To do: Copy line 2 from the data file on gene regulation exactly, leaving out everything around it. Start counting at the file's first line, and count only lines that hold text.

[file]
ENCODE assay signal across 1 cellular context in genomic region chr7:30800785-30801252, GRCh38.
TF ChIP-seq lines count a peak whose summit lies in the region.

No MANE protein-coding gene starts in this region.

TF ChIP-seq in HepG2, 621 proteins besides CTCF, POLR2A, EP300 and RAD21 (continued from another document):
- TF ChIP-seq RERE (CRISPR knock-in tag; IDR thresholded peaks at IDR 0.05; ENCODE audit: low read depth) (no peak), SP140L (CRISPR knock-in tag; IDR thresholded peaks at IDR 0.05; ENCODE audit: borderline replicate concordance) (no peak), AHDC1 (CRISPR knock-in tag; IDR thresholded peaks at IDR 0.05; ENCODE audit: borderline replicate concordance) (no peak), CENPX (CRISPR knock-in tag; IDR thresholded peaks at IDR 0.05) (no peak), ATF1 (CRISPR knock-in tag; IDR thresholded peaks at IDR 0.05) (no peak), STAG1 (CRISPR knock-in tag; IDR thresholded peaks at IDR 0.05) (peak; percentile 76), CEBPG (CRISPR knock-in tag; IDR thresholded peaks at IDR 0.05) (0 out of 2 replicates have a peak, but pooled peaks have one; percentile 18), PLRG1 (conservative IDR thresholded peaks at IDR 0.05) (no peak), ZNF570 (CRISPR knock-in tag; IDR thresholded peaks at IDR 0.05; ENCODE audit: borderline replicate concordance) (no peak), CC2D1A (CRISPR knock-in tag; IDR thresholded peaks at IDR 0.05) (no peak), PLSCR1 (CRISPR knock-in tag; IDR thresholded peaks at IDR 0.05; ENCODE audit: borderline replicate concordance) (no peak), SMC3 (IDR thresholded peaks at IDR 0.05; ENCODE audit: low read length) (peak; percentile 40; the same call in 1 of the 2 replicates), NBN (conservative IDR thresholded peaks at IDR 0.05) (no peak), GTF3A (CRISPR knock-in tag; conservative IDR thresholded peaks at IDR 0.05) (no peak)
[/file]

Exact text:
TF ChIP-seq lines count a peak whose summit lies in the region.